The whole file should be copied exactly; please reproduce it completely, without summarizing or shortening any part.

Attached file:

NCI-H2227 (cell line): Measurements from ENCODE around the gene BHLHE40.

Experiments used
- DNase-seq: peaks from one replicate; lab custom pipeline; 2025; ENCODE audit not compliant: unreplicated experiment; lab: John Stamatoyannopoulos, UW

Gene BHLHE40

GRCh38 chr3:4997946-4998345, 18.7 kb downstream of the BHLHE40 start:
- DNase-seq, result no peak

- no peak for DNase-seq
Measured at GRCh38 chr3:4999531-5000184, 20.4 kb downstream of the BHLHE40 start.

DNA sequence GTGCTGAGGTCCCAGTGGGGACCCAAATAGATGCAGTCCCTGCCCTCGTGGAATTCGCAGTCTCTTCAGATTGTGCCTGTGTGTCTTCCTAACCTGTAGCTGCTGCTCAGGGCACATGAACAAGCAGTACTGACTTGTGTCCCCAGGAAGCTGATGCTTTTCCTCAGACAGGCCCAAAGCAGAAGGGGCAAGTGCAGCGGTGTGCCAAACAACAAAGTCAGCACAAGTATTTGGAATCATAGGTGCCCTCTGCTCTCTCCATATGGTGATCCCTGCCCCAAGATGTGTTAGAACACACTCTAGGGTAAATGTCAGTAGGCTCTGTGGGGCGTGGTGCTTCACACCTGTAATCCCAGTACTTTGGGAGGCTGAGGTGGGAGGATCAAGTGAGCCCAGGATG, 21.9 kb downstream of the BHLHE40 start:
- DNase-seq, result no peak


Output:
NCI-H2227 (cell line): Measurements from ENCODE around the gene BHLHE40.

Experiments used
- DNase-seq: peaks from one replicate; lab custom pipeline; 2025; ENCODE audit not compliant: unreplicated experiment; lab: John Stamatoyannopoulos, UW

Gene BHLHE40

GRCh38 chr3:4997946-4998345, 18.7 kb downstream of the BHLHE40 start:
- DNase-seq, result no peak

- no peak for DNase-seq
Measured at GRCh38 chr3:4999531-5000184, 20.4 kb downstream of the BHLHE40 start.

DNA sequence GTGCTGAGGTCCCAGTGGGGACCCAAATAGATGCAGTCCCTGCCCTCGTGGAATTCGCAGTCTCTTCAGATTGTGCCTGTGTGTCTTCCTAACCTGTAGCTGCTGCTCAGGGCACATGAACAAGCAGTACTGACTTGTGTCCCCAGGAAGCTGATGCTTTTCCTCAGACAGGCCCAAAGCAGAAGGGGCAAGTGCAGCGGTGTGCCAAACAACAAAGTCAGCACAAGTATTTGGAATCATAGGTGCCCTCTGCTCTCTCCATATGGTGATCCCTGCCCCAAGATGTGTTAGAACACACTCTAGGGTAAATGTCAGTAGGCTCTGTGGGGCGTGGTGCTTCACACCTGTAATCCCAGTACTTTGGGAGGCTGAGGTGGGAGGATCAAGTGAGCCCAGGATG, 21.9 kb downstream of the BHLHE40 start:
- DNase-seq, result no peak